So many of Rock of Asia songs are connected to real world events, how does this speak to the members personally?

With the song called “The Son,” I was inspired by the book, “Son of Hamas” written by Mosab Hasan Yousef. He was the son of the leader of Hamas. But he betrayed Palestine, converted from Muslim to Jewish religion. So, that is connected to the real world. Songs like that reflects my personality.

Again, no other members contribute to song writing ever. So, it is all my personality. I’m like a mad scientist. I don’t care what anybody says. I create my own music that is untouchable.

Rock of Asia’s music is a blend of modern rock and ancient instruments, is that how you see project’s future musically?

Some call ROA a fusion band. And I think it is a fair call. There are elements of jazz, classical and folk music. But I don’t sit in my room wondering about what musical direction I will take. Whatever comes out of my feeling, I will go for it. I actually would like to bring Koto again for the next album. Actually, I would like to bring instruments from Korea, China and Indonesia. I have featured Erhu before. If I can find a player who can contribute. But that was the original idea. Instruments from other Asian cultures. If ROA becomes successful, I will expand the group with 10 more players from other Asian countries.

What inspiration or advice can you give aspiring musicians and songwriters?

Never give up. You never take any advice from anybody.

Please tell us why Rock of Asia members chose a “musical life?”

Again, I do not know about what my members do or think. They are all trained professional musicians. And they like to party. We have so much fun together, everyone likes booze. We don’t talk about life. We just joke around.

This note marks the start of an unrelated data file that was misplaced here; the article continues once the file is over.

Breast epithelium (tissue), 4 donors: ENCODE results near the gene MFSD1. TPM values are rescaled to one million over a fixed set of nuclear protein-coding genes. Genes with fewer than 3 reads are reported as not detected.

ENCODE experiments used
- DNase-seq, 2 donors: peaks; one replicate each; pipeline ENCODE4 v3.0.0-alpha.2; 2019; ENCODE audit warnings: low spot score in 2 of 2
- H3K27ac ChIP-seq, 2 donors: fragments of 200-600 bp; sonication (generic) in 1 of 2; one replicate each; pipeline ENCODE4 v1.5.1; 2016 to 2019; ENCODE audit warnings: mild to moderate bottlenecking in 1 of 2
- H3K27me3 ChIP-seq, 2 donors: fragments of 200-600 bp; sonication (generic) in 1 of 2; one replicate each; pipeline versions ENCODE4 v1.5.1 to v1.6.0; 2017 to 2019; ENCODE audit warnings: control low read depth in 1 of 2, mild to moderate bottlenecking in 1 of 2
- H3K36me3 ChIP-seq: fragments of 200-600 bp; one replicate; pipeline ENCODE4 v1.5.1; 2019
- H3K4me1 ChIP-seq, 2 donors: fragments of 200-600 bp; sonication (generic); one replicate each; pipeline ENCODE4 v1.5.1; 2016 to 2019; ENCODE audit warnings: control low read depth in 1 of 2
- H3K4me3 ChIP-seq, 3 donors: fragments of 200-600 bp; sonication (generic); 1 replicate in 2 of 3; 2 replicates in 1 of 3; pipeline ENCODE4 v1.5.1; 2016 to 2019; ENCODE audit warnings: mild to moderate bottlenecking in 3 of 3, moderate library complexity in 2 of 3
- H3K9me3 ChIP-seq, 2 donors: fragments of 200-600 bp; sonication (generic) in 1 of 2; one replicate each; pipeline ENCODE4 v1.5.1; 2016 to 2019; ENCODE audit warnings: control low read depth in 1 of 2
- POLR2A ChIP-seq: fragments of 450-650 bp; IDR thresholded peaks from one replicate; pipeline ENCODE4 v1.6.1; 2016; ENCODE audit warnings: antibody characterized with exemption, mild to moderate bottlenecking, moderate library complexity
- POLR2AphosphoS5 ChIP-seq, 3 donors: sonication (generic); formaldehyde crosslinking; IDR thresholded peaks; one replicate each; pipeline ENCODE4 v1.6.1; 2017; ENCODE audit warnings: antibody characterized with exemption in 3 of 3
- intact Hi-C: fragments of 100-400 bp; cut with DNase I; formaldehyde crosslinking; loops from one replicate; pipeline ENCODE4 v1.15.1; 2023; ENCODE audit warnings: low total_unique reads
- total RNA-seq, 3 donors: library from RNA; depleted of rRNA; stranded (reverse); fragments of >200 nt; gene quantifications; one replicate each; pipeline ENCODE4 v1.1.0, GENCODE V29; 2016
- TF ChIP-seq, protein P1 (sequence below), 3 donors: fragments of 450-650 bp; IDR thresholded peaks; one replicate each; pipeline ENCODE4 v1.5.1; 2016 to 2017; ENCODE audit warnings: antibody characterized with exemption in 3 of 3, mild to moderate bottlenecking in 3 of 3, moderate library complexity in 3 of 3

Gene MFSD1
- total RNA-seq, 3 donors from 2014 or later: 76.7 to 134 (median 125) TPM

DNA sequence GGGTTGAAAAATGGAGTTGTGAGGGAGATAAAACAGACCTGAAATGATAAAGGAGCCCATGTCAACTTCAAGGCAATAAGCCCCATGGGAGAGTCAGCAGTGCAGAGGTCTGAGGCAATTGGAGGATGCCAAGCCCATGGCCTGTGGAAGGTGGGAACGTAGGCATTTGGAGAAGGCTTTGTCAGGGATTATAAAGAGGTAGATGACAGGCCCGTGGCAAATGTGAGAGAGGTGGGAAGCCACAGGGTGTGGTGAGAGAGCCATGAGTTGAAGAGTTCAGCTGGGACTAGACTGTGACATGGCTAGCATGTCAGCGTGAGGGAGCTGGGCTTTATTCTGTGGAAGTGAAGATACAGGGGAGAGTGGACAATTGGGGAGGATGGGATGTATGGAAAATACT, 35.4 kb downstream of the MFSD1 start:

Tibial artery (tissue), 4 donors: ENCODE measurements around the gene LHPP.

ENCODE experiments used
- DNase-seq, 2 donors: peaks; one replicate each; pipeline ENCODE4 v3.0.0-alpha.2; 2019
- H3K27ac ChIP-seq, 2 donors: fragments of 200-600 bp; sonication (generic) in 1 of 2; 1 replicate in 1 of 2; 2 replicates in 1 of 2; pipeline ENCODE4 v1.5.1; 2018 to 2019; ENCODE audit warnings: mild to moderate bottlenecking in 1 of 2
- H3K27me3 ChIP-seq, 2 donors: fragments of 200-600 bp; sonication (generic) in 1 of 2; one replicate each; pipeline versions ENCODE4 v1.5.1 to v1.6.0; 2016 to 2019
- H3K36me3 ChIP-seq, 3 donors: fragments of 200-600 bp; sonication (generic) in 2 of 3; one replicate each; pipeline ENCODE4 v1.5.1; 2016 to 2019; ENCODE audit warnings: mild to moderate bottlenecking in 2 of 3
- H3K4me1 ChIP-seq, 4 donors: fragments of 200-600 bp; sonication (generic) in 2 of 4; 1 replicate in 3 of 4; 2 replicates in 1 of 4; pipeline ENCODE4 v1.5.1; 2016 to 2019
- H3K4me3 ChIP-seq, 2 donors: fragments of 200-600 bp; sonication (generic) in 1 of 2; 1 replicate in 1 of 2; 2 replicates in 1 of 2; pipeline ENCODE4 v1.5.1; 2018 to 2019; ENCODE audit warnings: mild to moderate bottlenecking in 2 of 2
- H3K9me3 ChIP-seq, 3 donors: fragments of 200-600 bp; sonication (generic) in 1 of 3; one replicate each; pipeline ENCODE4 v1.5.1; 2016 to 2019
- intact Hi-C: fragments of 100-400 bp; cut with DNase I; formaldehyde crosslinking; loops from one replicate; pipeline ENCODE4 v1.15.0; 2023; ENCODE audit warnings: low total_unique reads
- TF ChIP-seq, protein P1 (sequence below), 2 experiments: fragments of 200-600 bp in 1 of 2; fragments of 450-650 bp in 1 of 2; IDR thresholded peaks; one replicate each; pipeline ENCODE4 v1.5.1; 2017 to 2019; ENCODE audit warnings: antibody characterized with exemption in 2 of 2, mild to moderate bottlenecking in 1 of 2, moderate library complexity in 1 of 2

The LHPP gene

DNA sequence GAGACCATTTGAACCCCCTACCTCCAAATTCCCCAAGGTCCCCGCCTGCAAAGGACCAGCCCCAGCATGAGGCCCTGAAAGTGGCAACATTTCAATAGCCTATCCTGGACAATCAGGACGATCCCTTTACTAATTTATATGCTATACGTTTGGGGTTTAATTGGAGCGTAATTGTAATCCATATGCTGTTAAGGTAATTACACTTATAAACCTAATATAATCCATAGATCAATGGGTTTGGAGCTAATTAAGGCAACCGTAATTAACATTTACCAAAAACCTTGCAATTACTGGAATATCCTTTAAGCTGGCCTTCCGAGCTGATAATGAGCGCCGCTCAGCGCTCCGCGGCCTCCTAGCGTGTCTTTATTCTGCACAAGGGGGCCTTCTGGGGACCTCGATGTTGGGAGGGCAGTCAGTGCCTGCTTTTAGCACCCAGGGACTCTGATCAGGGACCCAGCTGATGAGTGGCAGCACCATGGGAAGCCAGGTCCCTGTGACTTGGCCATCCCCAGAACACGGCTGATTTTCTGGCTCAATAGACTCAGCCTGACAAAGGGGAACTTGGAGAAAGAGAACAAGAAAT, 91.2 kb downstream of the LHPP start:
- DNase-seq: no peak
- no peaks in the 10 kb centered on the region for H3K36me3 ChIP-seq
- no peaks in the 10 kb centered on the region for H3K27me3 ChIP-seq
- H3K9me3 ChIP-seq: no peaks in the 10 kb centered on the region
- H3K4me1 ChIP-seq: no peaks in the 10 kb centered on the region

Can you share Rock of Asia’s plans for 2022?

We’ve just did the video recording for upcoming online streaming event for WE ARE MUSIC from Singapore. That will happen on February 11th. Then we will travel to Okinawa to shoot a music video for a song called “Guardian Of The Sea.” The song is about Goddess in Okinawa and I play Sanshin, the traditional banjo like Okinawan instrument. The video should come out at the end of February or in early March. And unfortunately, I do not have any plan as of now. I’m pretty sure that I will make few more music videos in 2022. But no plan for touring.

I have been writing the new material and I hope I will have enough songs to do another album by the end of the year. I probably won’t go to the Middle East anymore. I got myself too deep into it. As much as I would like to save the world, I now realize nothing can’t be done. I’m through with that part of the world.

Thank’s Nikki!  We wish you luck with your continuing musical adventure! If you would like to find out more about Rock Of Asia, you will find much more to explore using the links below.


“Rock of Asia” (March 2011)

“Virtual Colony” (November 2013)

“The Ancient” (November 2019)

“Asian Anthology” (April 2021)

Official Websites:

YouTube Channel: